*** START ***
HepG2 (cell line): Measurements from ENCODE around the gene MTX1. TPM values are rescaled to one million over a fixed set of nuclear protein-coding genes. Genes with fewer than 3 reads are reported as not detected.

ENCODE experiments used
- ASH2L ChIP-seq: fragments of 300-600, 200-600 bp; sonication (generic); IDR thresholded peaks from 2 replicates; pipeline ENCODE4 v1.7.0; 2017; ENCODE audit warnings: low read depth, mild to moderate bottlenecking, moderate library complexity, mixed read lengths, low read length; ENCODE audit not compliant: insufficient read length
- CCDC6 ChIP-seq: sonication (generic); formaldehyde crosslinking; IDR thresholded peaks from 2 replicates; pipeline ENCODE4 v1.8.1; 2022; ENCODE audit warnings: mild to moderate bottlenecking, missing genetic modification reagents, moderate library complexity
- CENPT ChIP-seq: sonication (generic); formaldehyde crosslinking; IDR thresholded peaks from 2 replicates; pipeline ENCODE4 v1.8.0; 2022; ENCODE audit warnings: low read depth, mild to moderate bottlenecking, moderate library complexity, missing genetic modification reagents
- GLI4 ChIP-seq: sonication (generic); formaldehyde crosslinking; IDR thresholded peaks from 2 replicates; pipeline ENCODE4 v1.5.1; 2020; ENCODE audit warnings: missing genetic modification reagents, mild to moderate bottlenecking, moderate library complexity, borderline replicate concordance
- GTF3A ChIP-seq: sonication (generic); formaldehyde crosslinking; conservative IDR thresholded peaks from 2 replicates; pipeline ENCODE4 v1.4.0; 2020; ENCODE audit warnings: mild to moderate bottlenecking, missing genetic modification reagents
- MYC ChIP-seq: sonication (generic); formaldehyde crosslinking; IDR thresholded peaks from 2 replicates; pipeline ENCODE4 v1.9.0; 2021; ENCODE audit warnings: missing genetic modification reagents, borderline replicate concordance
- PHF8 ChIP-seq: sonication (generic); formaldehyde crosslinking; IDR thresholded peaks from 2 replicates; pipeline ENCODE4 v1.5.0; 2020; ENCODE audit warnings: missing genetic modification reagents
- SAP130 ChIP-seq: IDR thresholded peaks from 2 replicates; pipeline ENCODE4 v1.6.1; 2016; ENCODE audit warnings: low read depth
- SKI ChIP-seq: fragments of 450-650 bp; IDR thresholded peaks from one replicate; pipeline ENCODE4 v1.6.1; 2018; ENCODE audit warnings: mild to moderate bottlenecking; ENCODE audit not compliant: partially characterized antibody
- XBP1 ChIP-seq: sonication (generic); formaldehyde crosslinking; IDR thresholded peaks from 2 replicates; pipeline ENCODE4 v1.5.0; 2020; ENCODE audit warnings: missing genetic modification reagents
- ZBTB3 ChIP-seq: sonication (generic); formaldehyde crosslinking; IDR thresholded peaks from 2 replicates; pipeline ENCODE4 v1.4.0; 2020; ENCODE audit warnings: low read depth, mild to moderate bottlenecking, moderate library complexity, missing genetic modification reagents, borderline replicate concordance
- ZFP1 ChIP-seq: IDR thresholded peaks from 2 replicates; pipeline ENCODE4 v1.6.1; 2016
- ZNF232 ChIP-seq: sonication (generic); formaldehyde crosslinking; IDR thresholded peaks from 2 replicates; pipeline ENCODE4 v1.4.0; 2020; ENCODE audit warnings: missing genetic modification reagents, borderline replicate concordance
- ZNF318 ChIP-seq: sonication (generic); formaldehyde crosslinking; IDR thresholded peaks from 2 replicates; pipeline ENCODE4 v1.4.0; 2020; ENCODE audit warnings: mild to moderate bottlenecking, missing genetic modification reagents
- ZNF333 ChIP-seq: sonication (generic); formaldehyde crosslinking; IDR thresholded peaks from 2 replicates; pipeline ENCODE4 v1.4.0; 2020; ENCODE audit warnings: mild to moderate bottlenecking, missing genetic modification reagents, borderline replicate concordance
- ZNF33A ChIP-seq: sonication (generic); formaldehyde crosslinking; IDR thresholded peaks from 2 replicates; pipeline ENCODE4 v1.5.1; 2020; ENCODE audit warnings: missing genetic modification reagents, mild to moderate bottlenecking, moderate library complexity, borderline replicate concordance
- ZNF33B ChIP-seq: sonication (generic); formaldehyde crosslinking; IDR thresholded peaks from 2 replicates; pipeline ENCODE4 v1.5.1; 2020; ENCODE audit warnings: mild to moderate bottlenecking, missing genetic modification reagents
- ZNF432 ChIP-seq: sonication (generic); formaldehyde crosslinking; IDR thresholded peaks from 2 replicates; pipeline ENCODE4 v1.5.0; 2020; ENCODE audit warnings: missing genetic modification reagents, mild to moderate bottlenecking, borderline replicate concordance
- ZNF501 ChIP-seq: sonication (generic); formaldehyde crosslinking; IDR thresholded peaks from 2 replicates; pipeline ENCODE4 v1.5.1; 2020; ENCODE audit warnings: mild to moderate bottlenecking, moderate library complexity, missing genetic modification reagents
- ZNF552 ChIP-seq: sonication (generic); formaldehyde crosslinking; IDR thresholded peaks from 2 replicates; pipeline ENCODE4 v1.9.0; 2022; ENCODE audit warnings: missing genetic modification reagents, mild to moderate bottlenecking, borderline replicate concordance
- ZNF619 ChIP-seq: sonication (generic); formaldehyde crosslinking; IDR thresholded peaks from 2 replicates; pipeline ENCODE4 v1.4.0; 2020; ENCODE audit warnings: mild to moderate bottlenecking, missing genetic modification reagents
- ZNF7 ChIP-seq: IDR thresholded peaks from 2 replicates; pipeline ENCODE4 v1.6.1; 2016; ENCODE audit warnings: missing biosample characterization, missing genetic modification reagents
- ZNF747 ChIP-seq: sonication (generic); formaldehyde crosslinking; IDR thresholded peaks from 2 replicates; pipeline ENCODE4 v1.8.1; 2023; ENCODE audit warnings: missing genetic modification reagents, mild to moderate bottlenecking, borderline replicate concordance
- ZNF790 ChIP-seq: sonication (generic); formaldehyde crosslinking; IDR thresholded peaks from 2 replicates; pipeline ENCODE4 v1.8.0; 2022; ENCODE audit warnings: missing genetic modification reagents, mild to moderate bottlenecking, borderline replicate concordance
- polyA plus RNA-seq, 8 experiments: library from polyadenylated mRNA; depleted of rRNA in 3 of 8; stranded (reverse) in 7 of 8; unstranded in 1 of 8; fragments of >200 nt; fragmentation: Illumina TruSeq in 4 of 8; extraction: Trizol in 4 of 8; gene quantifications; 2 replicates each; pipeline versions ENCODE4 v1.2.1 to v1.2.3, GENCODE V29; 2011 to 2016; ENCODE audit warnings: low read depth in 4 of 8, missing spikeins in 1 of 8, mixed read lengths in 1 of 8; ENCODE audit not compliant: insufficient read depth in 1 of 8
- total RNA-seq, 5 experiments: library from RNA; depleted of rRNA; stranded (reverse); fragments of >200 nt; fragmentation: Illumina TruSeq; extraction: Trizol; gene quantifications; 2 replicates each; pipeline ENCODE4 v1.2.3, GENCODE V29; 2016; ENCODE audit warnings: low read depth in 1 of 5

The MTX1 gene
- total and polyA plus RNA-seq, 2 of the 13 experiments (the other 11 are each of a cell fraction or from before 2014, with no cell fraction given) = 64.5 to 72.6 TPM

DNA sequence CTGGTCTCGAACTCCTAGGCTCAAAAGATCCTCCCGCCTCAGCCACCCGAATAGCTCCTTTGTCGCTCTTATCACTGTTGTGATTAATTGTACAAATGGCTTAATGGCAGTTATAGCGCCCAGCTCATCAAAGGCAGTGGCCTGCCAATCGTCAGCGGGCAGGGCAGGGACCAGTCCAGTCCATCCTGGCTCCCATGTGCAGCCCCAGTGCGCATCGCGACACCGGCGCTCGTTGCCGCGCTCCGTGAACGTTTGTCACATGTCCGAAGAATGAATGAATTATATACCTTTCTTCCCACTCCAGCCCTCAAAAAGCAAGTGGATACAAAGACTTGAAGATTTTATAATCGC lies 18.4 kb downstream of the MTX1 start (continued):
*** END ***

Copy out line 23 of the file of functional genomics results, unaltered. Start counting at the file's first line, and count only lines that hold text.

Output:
- ZNF619 ChIP-seq: sonication (generic); formaldehyde crosslinking; IDR thresholded peaks from 2 replicates; pipeline ENCODE4 v1.4.0; 2020; ENCODE audit warnings: mild to moderate bottlenecking, missing genetic modification reagents